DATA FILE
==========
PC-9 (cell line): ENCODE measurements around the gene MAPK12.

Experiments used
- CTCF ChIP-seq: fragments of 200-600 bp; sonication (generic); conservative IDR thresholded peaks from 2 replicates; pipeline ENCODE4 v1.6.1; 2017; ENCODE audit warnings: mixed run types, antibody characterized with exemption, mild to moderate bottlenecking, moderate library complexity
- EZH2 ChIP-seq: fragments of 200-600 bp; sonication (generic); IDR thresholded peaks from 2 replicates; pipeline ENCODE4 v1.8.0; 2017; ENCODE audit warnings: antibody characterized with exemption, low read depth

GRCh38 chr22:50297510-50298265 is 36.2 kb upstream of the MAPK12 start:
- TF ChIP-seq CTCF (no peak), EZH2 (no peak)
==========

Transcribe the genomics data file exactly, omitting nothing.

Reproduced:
PC-9 (cell line): ENCODE measurements around the gene MAPK12.

Experiments used
- CTCF ChIP-seq: fragments of 200-600 bp; sonication (generic); conservative IDR thresholded peaks from 2 replicates; pipeline ENCODE4 v1.6.1; 2017; ENCODE audit warnings: mixed run types, antibody characterized with exemption, mild to moderate bottlenecking, moderate library complexity
- EZH2 ChIP-seq: fragments of 200-600 bp; sonication (generic); IDR thresholded peaks from 2 replicates; pipeline ENCODE4 v1.8.0; 2017; ENCODE audit warnings: antibody characterized with exemption, low read depth

GRCh38 chr22:50297510-50298265 is 36.2 kb upstream of the MAPK12 start:
- TF ChIP-seq CTCF (no peak), EZH2 (no peak)